Even as the fascinating play of government formation unfolds in Pakistan after the historic elections last month, political analysts on this side of the border have begun to spin their theories on what the future holds for India-Pakistan relations.
Will the new coalition government be strong enough to rein in the Taliban forces in the northwest? What will be the role of the army and its recalcitrant intelligence agencies, particularly the insidious ISI (Inter-Services Intelligence)? Will infiltration into Jammu and Kashmir be curbed? Most importantly, what will be the new regime's approach to the interrupted Kashmir dialogue? Vexatious questions all.
President Pervez Musharraf must be given credit for opening a new and unorthodox chapter in the resolution of the Kashmir tangle. Both Prime Ministers Vajpayee and Manmohan Singh responded courageously enough. Apart from CBMs (confidence building measures), like the softening of the borders, easing travel and cultural exchanges and reviving trade talks, the not-so-confidential second track diplomacy appeared to be heading towards a positive resolution. All this was greatly welcomed in Kashmir, even by separatist groups like the Hurriyat, albeit grudgingly. The ultra extremist Syed Ali Geelani being the exception.
From all accounts, the surprisingly free and fair elections in Pakistan, the dramatic results and the resurgence of democratic processes have surprised many, including the Kashmiri political groups. Nevertheless, despite the enthusiastic public rhetoric, these have also thrown up serious doubts about their own future strategy. Let us not forget that 2008 is also an election year for Jammu and Kashmir. Let us also not forget that it may well be an election year for the Indian parliament. In any case, March 2009 is not very far off.
In Jammu and Kashmir, electoral winds have started to blow down from the snowy peaks. Even though the gloves have not been completely taken off, all the three main protagonists - Farooq Abdullah's National Conference, Mufti Mohammed Sayeed's People's Democratic Party and the reluctant Ghulam Nabi Azad's Congress - have already set the pot to boil.
Each has been holding public rallies in the opponents' strongholds, obviously to bolster its own vote bank. Biased prognostications about the impact of these meetings are further confusing the menu. And the Hurriyat's pussyfooting about its own position on the forthcoming elections is only adding "much to the masala". For the present, the end result is anybody's guess, but one thing is certain; it is going to be one steamy bubbling stew.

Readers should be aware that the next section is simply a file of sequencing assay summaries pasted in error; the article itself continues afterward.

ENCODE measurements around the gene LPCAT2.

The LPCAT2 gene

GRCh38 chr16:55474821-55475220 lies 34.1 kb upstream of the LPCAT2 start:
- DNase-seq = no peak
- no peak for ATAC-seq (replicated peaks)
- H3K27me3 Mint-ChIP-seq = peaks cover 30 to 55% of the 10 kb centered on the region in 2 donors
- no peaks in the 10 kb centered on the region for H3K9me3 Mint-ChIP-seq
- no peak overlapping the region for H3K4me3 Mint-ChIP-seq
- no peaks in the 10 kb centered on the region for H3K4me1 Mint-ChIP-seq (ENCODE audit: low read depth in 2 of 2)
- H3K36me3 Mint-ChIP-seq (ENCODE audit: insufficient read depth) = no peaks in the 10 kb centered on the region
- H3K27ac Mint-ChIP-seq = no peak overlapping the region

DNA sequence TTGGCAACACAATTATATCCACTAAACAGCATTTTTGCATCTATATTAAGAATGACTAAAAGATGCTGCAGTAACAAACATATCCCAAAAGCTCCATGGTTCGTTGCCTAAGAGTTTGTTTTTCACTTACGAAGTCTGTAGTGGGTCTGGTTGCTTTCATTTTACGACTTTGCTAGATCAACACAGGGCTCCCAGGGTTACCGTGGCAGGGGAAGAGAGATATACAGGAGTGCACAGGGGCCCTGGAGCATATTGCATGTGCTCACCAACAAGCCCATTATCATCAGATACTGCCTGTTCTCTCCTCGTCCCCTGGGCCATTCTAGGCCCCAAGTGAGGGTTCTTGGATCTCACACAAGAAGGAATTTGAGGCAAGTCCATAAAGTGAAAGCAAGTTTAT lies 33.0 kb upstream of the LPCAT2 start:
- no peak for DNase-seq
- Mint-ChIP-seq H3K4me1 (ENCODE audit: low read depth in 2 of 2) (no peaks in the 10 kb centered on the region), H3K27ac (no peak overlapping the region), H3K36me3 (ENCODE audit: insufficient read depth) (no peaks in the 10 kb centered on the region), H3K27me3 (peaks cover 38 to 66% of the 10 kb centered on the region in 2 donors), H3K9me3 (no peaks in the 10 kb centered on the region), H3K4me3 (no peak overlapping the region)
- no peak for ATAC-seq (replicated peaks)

This is not an attempt to gaze into the future electoral mirror for Jammu and Kashmir but to underscore the impact of the Pakistani electoral verdict and its political build-up over the last year on the political perspectives in Kashmir. Musharraf was certainly seen as a "moderate", willing to find an honorable compromise.
His four-point formula was welcomed by most in Srinagar even though hardliners like Geelani and militant groups like the Hizbul Mujahideen and Lashkar-e-Taiba saw it as a sell-out. However, Musharraf's desperate attempts to hold on to power, with the sacking of judges, repression of media and banning of political activity dismayed even the optimists. The moderate aura was gone. Pakistan was no longer seen as the savior. And yet, ironically, hope continued to float for a Kashmir settlement, as if this could be independent of Pakistan's internal turmoil.
Partly because of Pakistan's own domestic preoccupation and partly because of the government of India getting itself into a bind over the India-US nuclear agreement with its self-opinionated ally the CPI-M and its bete-saffron the BJP, Kashmir was not just put on the backburner but vanished from the South Asian political radar.
The crises in Nepal, Sri Lanka and Bangladesh helped to divert attention even further. Helpless, the Kashmiri politicians had no option but to withdraw into their small time wrangling accusations of corruption, inept governance and Azad's defensive claims about a shining "J& K". One of the harshest winters in recent times with its rigors of connectivity, electricity, fuel and water added to the "isolation". Not surprisingly, the citizenry has continued to grow even more cynical.
So how do the political parties approach the October (if not earlier) elections? The National Conference has reverted to its "autonomy" platform fuelled by the strong anti-incumbency factor. The PDP is torn between its vague "self- governance" mantra and a love-hate relationship with the ruling Congress, not to mention its intra- party vitriol. As for the Congress, its last three years' performance has few takers and the leadership has been embarrassed by Saifuddin Soz being sent to replace the discredited Peerzada Mohammed Sayeed as the state party chief.
As the election tempo gets charged, the Hurriyat is cornered into the "Prince of Denmark" role. To participate means swearing allegiance to the Indian constitution and bidding goodbye to separatism; if not 'azadi'. Not to be in the fray means continuing to wander in the wilderness, looking for some bulwark other than Pakistan, which is really more concerned with putting its own house in order.
Yet, all the political parties and formations barring the Congress have no option but to continue to talk about improving India-Pakistan relations in one form or the other to establish their bonafides. Duality becomes the dilemma.
Where does all this leave the Kashmir people who continue to suffer the indignities of human rights violations with no redressal and continue to nurse their alienation from the Indian mainstream? High and dry as usual, it would seem, unless the next general election brings in a government in New Delhi that can act with humanity, determination and sagacity.